Florian Bieber also provides for a review of what has been published in English language blogs and the press, citing both Gordy and myself among others, and argues that as it pertains to the international community, re-engagement in BiH will require taking seriously the democratic demands that have already begun to be coherently articulated:
Finally, international actors will need to tread carefully as well. Sometimes, silence is golden and if any message should be clear, the strategy of talking to six party leaders and thinking that this is the way to change Bosnia for the better has failed and should be over. Before designing a new grand strategy for Bosnia, it would be better to ensure that citizens get a better say in how the country is governed, a new strategy–certainly needed–should come then.
On this point, I must also sildenafil citrate 100mg acknowledge the tremendous work being done by my colleagues at the BH Protest Files project. The point here has been to translate as quickly as we’ve been able to, the actual declarations of the citizens, workers and students of BiH, as well as the analysis being produced by local academics and observers. Among these texts Larisa Kurtović’s powerful call for democratic, citizen-led transformation must be singled out:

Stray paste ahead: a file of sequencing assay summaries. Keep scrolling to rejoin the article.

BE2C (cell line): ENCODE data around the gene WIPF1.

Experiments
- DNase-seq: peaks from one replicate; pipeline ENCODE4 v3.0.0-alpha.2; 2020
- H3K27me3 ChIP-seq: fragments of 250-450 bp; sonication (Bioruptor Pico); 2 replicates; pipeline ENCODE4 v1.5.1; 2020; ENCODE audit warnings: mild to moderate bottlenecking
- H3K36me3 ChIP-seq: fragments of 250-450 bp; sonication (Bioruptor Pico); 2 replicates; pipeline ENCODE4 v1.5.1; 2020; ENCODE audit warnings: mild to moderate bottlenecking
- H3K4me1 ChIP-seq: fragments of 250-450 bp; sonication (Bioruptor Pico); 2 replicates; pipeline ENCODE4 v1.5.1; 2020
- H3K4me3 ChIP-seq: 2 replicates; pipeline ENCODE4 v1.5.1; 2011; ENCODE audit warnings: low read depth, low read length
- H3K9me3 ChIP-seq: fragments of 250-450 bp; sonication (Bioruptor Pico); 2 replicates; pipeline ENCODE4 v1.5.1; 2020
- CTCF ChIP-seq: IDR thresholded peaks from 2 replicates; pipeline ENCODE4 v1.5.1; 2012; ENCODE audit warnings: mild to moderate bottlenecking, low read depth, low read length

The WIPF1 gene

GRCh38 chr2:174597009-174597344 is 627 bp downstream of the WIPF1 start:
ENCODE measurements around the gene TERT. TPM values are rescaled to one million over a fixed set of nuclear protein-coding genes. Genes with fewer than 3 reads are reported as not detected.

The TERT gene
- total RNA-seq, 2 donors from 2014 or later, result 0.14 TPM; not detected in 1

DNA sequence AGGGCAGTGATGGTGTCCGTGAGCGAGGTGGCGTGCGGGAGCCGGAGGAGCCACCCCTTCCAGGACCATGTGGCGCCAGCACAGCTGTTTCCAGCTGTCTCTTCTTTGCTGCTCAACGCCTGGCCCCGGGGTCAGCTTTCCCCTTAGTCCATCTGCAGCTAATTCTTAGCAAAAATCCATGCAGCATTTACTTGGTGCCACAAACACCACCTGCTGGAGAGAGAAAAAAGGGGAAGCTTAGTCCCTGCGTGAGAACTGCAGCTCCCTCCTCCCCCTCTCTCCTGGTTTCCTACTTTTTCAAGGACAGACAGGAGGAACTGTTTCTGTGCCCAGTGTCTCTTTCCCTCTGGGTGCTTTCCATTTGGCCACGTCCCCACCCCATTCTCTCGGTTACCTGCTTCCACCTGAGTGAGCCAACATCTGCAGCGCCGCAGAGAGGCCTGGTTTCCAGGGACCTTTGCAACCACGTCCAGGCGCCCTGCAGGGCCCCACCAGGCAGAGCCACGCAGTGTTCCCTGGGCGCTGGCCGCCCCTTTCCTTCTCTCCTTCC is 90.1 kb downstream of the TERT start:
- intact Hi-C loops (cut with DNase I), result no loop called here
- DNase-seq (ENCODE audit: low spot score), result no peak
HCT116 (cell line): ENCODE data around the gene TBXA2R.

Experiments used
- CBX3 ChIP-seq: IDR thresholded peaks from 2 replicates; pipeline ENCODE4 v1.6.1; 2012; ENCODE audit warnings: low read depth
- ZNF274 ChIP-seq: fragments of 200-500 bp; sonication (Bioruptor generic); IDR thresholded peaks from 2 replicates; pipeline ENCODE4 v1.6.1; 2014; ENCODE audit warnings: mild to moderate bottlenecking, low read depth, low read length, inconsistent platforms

What has to change is the basic relationship between the powerholders and the citizens who pay their absurdly high salaries for very little meaningful work, the citizens who are the source of the tax revenues from which the state lives, and who with their work created the factories and firms the sale of which the governing parasites have used to build their private villas and buy their luxury Audis. Those are the same parasites who have brought citizens to the end of their patience, and sometimes to the edge of existence. The children of this arrogant, self-satisfied oligarchy do indeed have “much to lose” – but they do not have more right to life, to a future, to security, to ambitions and dreams than have the children of workers in Tuzla or than the young “delinquents” who set fire to the building of the cantonal government and other objects on Friday, the 7th of February. In the name of those sacrificed children – because of whom the citizens of this country protested sildenafil 25 mg price in 2008, 2013 and 2014, children who this octopus-state has betrayed by destroying the firms where their parents worked, the entire system buy sildenafil online ireland of social protection, health care, public education, and even the pathetic means for issuing identity documents – citizens must continue to come out to the streets and by considered methods demand a different, better future than the one that is cynically smiling at them from the abyss into which they have been staring for the past 22 years. The floodgates are open – forward!